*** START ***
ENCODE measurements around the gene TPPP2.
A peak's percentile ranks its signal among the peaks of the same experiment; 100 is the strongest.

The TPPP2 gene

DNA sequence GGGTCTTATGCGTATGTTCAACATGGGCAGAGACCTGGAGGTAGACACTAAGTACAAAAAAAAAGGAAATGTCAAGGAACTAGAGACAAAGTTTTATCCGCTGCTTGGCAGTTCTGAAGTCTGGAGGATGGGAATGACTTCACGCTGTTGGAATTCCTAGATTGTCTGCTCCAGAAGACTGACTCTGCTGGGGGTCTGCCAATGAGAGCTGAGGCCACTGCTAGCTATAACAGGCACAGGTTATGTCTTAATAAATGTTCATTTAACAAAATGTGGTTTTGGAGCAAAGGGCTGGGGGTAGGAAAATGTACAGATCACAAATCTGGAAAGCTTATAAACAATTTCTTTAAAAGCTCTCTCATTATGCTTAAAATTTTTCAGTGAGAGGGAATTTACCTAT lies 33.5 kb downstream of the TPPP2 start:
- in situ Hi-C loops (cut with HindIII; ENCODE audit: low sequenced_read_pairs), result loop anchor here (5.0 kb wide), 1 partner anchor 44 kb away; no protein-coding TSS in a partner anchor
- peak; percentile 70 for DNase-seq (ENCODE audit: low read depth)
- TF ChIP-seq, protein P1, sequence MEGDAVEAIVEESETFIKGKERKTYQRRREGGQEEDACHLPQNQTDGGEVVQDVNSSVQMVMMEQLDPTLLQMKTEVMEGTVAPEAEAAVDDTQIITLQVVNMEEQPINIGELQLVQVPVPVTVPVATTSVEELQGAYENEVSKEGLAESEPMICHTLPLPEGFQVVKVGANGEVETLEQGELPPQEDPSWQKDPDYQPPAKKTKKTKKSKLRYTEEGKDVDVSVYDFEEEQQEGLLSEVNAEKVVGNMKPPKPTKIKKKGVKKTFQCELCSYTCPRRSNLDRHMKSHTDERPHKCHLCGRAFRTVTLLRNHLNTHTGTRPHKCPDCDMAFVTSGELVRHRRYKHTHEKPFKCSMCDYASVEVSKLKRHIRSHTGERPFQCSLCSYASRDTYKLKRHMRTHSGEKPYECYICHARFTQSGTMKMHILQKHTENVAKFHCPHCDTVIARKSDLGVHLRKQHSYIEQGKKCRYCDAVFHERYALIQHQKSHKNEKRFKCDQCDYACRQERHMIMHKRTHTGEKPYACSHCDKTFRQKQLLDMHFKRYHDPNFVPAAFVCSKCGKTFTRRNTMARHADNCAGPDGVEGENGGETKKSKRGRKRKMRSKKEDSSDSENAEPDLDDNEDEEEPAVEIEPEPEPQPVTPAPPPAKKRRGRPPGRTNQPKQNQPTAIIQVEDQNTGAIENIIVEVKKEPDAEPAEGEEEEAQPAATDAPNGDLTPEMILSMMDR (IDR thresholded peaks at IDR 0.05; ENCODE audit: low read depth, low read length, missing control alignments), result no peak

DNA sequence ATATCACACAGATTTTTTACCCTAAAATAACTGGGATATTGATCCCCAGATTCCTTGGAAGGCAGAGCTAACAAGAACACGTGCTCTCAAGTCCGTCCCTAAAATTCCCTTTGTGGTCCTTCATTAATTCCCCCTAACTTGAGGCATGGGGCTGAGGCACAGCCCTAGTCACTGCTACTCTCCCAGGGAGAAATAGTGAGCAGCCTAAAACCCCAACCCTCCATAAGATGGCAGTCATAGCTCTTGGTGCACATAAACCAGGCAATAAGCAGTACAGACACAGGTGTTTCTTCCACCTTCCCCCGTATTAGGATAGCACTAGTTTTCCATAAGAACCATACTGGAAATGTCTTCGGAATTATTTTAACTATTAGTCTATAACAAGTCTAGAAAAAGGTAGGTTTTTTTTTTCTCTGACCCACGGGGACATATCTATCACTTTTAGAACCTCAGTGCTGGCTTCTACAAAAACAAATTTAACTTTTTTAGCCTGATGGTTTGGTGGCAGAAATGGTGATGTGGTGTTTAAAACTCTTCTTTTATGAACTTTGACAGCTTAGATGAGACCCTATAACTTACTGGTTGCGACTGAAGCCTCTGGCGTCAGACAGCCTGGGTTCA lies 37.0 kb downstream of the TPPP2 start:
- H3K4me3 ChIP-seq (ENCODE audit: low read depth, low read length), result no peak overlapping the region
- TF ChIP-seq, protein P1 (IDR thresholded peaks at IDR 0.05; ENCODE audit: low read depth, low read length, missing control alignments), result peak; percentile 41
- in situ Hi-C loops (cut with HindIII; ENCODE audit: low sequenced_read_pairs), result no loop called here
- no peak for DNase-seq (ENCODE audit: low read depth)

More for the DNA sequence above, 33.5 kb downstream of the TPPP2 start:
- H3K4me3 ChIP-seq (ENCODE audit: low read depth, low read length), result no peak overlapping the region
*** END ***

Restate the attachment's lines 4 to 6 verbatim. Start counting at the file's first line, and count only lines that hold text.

DNA sequence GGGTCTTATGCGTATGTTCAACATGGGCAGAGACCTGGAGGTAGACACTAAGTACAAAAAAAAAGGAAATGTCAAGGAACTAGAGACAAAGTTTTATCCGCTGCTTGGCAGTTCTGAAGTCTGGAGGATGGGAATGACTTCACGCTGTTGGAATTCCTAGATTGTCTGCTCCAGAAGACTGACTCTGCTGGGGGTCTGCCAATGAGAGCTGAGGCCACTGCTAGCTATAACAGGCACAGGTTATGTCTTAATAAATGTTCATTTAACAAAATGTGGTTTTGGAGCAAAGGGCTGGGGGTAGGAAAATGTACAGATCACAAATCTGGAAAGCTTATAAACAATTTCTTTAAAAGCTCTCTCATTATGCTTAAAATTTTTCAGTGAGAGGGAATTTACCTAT lies 33.5 kb downstream of the TPPP2 start:
- in situ Hi-C loops (cut with HindIII; ENCODE audit: low sequenced_read_pairs), result loop anchor here (5.0 kb wide), 1 partner anchor 44 kb away; no protein-coding TSS in a partner anchor
- peak; percentile 70 for DNase-seq (ENCODE audit: low read depth)